Press Release

AFT’s Weingarten on Resignation of Seth Frotman from the Consumer Financial Protection Bureau

For Release:


Andrew Crook
o: 202-393-8637 | c: 607-280-6603
WASHINGTON—AFT President Randi Weingarten issued the following statement after Seth Frotman resigned his position as student loan ombudsman at the Consumer Financial Protection Bureau:
“The Trump administration has deliberately set out to gut and defang the Consumer Financial Protection Bureau. It has shirked its responsibility to protect student borrowers, choosing instead to coddle the for-profit colleges and rogue loan servicers that would prefer to escape the spotlight the CFPB has shone on them. Seth Frotman, in the best tradition of American public servants, today chose to put principle over politics and resign, rather than participate in this craven transformation.
“AFT members have benefited enormously from Seth’s work. Seth and his team assisted us with creating the content of our student debt clinics. The CFPB was the place we directed members to who ran into problems getting their servicers to communicate clearly and accurately (or at all), and it regularly helped resolve problems our members encountered. We supported the bureau’s advocacy for Public Service Loan Forgiveness, a program for which the overwhelming majority of AFT members with student loan debt are eligible. And because the AFT’s membership is predominantly female, the real-life situations our members encountered have contributed to the CFPB’s work on women and student debt.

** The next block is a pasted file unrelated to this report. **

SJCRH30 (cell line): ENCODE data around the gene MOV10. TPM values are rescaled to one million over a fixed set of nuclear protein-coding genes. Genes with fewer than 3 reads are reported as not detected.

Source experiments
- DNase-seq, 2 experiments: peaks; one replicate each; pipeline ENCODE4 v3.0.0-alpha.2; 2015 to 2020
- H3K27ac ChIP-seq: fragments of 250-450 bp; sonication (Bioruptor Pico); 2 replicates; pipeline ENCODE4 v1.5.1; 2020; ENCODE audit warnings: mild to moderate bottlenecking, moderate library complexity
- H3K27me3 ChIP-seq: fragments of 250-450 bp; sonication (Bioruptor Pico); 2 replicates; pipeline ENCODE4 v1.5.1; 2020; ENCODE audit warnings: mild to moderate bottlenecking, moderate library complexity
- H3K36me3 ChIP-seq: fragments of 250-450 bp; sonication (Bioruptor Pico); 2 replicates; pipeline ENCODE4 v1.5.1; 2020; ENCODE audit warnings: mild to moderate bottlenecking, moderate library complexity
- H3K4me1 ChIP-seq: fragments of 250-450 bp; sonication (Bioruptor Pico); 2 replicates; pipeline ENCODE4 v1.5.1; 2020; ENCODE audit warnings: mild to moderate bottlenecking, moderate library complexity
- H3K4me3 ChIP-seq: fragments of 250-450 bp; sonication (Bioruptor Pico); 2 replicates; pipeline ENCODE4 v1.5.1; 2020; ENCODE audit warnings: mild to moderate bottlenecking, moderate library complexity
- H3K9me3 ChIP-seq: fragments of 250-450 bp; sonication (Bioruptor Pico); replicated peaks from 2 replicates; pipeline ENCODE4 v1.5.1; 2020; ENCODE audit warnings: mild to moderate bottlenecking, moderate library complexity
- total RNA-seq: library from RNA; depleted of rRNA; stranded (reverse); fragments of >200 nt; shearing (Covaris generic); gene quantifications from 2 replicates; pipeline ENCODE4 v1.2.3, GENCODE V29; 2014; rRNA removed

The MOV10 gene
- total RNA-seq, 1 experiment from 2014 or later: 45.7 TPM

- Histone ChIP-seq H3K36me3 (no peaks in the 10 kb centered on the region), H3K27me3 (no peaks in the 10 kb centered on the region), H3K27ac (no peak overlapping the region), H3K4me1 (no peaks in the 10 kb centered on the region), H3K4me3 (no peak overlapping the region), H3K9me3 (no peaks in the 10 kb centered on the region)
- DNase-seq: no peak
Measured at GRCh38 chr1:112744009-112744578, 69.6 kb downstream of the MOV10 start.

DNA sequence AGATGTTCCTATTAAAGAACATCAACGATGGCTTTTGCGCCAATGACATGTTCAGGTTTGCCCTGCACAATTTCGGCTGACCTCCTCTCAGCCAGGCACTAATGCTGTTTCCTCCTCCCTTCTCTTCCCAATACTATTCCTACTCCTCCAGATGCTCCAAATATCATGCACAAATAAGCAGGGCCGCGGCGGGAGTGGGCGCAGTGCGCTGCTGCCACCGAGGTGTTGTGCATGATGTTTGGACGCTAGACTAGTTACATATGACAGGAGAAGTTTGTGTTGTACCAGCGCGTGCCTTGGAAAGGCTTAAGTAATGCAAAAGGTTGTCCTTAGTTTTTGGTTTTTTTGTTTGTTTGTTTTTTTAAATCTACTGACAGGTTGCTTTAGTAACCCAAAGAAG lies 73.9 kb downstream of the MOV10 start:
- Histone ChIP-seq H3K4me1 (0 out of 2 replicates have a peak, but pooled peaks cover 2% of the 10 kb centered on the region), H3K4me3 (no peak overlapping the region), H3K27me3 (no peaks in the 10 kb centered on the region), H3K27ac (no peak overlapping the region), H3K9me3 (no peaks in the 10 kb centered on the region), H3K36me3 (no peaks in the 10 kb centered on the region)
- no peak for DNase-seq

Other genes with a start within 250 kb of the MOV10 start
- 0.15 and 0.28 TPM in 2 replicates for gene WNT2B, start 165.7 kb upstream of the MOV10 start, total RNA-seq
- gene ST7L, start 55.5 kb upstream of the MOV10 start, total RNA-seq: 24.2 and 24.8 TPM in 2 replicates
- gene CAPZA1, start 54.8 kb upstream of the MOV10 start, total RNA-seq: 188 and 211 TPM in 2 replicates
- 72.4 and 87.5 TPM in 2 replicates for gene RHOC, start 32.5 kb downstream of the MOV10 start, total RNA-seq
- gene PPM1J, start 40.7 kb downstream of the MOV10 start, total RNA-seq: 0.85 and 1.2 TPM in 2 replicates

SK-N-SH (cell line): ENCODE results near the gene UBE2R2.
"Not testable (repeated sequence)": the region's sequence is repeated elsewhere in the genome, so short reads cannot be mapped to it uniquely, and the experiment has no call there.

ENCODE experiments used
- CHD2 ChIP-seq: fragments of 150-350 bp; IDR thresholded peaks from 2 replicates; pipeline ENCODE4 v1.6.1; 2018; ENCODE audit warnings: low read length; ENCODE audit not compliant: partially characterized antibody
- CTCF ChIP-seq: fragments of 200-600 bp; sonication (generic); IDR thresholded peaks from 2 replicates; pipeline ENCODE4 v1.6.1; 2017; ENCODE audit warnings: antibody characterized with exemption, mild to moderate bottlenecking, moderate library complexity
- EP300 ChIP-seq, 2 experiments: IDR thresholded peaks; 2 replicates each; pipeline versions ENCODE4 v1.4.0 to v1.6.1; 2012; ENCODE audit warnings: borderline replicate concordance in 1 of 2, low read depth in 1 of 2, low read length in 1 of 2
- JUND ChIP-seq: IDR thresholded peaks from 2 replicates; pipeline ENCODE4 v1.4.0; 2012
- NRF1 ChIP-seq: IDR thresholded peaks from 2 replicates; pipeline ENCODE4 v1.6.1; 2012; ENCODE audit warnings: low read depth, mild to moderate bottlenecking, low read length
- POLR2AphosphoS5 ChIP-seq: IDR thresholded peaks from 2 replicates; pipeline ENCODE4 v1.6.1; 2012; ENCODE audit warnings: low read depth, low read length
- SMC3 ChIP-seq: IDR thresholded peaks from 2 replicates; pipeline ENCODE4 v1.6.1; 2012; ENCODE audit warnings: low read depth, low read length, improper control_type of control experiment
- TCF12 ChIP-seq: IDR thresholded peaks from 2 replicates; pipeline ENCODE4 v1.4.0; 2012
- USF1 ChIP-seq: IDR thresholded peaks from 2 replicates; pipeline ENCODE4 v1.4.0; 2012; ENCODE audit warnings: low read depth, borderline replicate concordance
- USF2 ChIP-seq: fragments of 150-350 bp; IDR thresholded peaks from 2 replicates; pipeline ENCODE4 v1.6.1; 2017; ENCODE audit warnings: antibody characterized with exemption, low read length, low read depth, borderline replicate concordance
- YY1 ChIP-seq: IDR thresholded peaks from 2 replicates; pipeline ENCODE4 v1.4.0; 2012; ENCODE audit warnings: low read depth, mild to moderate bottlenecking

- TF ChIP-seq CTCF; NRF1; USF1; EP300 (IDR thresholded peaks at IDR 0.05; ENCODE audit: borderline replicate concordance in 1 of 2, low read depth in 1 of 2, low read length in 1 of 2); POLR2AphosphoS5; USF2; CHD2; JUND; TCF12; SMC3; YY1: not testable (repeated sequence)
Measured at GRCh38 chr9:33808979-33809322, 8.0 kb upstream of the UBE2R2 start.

“The bureau’s central role in assisting student debtors has been terminated by this administration. There is literally nowhere to send people who have these problems, other than into the legal system. While we commend Seth’s decision, we mourn the attacks on the CFPB and demand an end to the politicization of this vital agency. The CFPB must return to its historic mission to protect the powerless, rather than shielding the bad actors preying on them.” 


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The AFT represents 1.7 million pre-K through 12th-grade teachers; paraprofessionals and other school-related personnel; higher education faculty and professional staff; federal, state and local government employees; nurses and healthcare workers; and early childhood educators.